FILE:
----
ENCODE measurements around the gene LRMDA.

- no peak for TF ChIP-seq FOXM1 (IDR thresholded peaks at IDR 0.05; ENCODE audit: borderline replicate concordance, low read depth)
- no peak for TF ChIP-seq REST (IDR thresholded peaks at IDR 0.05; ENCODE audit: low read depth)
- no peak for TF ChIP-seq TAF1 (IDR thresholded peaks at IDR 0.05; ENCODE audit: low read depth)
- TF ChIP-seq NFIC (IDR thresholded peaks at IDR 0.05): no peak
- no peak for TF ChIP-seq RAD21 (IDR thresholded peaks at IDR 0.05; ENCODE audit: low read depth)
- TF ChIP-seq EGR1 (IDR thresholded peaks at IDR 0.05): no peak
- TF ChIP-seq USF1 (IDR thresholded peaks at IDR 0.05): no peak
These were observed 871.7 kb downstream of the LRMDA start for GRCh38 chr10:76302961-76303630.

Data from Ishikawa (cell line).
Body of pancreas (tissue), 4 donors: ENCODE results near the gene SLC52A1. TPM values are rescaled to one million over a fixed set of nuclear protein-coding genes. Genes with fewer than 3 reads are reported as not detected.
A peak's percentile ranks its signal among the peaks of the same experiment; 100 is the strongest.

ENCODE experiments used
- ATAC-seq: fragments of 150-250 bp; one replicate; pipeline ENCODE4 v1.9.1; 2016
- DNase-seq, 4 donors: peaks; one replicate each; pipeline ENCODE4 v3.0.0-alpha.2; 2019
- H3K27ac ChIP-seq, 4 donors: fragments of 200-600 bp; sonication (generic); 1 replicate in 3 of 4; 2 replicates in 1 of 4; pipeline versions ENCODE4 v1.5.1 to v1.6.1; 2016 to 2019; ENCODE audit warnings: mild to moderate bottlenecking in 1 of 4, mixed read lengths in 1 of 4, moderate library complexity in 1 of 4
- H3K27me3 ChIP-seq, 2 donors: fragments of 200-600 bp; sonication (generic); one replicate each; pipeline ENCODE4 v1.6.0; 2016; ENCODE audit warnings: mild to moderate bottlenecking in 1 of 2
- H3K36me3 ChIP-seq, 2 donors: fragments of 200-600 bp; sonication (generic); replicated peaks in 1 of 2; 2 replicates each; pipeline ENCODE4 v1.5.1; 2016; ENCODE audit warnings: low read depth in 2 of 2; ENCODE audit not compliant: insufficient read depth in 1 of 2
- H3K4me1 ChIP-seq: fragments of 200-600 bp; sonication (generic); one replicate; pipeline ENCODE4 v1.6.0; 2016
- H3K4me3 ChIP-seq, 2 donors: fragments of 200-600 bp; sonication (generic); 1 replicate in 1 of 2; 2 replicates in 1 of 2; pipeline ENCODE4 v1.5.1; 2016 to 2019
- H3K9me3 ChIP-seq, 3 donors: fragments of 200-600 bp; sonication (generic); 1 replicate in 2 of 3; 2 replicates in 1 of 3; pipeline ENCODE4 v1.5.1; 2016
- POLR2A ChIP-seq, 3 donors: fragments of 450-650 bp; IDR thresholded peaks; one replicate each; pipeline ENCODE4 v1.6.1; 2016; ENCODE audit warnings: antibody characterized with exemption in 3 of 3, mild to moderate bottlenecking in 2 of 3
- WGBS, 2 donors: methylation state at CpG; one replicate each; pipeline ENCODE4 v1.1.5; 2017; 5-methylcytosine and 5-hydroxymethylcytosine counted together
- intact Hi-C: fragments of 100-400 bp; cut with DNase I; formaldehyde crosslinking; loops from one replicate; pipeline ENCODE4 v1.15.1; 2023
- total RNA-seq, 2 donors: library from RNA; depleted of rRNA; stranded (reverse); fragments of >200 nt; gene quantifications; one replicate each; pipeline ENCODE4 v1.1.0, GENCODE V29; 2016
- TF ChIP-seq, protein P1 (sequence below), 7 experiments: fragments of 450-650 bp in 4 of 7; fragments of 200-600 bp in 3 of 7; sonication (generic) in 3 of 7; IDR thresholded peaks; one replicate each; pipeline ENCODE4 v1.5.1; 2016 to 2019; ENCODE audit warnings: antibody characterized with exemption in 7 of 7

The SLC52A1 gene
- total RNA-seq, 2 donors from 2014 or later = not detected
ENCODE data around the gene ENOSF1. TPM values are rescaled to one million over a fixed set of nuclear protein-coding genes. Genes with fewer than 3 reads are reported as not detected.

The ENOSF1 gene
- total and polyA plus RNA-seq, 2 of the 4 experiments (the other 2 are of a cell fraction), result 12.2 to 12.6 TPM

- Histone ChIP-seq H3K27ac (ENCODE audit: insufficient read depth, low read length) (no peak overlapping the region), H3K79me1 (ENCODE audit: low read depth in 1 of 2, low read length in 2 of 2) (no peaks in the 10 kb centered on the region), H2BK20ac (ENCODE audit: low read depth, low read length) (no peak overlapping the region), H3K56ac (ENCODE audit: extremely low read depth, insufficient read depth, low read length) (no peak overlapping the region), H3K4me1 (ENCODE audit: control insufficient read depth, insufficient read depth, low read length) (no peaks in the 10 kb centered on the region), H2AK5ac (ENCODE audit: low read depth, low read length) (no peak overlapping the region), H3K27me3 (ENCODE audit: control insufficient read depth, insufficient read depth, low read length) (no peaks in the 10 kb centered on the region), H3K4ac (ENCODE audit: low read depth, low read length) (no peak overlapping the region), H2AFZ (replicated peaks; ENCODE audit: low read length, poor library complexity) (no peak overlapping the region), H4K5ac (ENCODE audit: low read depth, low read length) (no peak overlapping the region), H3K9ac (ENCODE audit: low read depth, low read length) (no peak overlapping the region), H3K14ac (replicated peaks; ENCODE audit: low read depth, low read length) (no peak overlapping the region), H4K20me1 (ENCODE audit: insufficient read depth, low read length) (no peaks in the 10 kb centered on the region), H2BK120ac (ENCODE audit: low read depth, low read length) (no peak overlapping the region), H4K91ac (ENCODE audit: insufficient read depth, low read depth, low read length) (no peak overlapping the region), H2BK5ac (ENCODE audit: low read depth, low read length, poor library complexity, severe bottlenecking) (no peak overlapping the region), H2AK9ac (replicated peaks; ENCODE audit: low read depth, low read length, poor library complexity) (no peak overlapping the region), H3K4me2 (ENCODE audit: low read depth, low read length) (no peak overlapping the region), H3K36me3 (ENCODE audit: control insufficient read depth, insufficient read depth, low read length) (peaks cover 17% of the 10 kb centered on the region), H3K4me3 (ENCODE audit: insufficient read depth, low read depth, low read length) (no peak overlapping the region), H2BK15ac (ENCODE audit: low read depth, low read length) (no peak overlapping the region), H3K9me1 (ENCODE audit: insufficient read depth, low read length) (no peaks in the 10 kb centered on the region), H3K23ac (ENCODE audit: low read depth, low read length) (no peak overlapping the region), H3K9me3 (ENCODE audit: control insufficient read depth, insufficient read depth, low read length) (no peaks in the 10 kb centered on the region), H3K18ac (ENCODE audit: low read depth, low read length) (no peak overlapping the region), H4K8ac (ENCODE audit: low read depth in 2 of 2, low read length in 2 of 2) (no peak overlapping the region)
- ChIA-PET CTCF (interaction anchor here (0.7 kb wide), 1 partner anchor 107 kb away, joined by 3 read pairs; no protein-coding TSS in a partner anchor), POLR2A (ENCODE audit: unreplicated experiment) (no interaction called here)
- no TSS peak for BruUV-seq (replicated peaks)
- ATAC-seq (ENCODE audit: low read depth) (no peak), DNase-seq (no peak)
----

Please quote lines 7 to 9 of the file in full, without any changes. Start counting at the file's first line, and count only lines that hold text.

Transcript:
- TF ChIP-seq EGR1 (IDR thresholded peaks at IDR 0.05): no peak
- TF ChIP-seq USF1 (IDR thresholded peaks at IDR 0.05): no peak
These were observed 871.7 kb downstream of the LRMDA start for GRCh38 chr10:76302961-76303630.